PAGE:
Thursday 6 May sees elections for 143 councils covering the majority of England; the Scottish and Welsh parliaments; the London mayor and assembly; a number of other mayoral and police and crime commissioner positions; and the parliamentary by-election in Hartlepool.
The local elections are for seats last contested in May 2016 (when Labour did poorly) or in May 2017 (when Labour did very poorly, though it recovered quickly between then and the June 2017 general election). So it shouldn’t be hard for Labour to show some gains.
Yet Labour’s campaigns have been deeply uninspiring. A focus on NHS pay has fallen flat, unsurprisingly given that councils do not control health service pay and that Labour’s position is weak. Far from using the election to rally opposition to local government cuts and for restored funding to councils, Labour has said essentially nothing about cuts and funding.
Even so, Workers’ Liberty members and supporters have been out campaigning for Labour.
Those on the left — particularly the “internet-based” left — who seem almost gleeful at potential Labour setbacks are misguided and irresponsible. A good result for the Tories — who are hiding plans for further austerity under big bailouts for business and “culture war” agitation about the Union Jack, against Black Lives Matter and so on — will push us back.
Whatever the result, the Labour right is likely to claim it justifies them. (If Labour does badly, they’ll say that shows we haven’t “recovered” from Corbynism yet, and need to push further right. If Labour does well, they will say that we’re making strides under Keir...)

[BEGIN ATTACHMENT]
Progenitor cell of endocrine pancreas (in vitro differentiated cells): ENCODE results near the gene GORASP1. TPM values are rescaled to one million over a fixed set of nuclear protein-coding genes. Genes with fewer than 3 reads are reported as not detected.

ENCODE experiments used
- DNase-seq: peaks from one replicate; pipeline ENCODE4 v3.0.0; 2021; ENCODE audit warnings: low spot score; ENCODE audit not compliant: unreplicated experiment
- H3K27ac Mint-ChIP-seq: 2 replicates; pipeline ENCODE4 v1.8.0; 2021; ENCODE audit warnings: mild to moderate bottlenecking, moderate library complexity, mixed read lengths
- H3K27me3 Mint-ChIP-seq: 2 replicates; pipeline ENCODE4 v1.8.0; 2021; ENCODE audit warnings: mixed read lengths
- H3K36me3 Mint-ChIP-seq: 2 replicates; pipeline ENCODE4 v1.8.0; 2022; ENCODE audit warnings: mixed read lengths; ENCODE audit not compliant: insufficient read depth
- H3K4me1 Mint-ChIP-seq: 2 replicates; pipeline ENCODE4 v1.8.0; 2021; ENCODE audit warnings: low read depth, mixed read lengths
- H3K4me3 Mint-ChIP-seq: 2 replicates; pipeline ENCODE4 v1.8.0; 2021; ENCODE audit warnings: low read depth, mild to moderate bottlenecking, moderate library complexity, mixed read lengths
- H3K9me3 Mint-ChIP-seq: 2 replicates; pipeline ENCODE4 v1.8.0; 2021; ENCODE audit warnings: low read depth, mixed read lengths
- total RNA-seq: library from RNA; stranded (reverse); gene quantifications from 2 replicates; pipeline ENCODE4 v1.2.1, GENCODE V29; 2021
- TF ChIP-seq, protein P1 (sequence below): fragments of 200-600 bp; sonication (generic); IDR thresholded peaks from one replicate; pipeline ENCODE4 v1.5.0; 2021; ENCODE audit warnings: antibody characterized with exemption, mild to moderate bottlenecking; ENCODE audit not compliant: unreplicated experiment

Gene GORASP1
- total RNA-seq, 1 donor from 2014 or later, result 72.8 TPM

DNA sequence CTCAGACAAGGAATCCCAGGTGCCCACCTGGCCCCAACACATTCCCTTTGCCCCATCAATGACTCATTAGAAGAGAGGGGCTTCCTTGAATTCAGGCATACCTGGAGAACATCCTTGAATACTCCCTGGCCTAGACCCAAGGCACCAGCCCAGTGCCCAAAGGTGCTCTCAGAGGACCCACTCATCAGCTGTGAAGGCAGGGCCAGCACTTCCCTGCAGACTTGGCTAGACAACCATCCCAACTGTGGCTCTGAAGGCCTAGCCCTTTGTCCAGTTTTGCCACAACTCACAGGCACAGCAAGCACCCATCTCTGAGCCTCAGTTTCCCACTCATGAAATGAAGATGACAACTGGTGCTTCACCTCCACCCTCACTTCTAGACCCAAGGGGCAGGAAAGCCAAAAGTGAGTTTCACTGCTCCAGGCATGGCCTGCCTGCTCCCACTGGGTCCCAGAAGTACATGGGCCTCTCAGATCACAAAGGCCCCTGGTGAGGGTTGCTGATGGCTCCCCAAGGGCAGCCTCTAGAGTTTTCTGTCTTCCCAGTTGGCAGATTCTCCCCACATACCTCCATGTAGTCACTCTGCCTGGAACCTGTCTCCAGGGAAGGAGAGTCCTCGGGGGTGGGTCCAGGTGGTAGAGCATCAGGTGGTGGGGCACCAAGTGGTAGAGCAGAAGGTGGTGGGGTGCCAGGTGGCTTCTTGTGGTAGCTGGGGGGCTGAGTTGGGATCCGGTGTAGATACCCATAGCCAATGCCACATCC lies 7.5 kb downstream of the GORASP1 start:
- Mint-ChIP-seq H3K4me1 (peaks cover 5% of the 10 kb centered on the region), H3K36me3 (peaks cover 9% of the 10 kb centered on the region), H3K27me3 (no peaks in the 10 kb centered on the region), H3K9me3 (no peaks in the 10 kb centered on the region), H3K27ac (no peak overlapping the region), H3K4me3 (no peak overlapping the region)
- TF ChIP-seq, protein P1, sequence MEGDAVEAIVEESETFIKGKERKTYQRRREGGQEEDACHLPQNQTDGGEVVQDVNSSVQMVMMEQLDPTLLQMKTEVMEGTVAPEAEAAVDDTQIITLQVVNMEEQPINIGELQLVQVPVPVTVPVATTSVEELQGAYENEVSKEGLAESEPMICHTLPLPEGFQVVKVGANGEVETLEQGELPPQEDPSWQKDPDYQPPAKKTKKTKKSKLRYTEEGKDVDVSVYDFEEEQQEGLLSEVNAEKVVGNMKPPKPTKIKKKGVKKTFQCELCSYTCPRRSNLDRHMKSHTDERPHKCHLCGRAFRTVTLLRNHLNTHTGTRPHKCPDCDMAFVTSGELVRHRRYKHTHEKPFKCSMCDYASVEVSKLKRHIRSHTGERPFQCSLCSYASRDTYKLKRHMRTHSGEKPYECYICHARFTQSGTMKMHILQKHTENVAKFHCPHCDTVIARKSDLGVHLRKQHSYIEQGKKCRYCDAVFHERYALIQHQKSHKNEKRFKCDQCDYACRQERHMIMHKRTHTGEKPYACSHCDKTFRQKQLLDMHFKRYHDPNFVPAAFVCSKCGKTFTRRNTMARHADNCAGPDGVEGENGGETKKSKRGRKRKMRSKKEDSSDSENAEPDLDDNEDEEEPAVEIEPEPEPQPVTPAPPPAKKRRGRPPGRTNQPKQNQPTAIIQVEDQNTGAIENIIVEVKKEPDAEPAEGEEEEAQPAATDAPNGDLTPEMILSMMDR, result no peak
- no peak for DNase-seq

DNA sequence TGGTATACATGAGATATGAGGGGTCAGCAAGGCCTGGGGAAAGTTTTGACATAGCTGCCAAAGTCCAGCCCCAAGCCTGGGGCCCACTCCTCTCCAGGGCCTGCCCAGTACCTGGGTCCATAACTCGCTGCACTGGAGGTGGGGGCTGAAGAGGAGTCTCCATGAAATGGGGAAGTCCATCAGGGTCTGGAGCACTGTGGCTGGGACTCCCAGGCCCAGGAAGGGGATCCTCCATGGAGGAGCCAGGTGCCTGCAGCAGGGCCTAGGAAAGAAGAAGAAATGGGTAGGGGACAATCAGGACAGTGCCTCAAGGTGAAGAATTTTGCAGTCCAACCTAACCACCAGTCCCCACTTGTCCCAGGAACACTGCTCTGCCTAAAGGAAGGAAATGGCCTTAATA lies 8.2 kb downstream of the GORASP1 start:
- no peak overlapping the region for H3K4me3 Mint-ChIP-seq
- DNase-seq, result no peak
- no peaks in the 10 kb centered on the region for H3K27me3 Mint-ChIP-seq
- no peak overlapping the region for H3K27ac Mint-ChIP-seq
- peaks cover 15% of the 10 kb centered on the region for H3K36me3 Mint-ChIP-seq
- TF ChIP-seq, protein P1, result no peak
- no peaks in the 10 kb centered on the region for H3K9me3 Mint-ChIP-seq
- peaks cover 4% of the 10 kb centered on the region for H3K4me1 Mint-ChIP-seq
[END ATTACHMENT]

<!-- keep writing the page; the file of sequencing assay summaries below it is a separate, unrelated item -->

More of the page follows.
Yet the Tories are beset by sleaze, a Brexit botched even in their own terms, and a pandemic in which they’ve fumbled everything other than still having a coordinated public-service NHS able to do vaccination better than countries with even-more-marketised health care. Labour should be doing much better than even the most optimistic predictions about 6 May suggest. Starmer’s approach of saying as little as possible is wrong, but also not “working”.
The job after 6 May is to organise opposition to Starmer’s policies and politics and a fight for positive pro-working class alternatives, within the party and crucially within the unions. Labour’s three biggest affiliates and funders are the three biggest local government unions, Unison, GMB and Unite, yet none has pushed a fight against the cuts.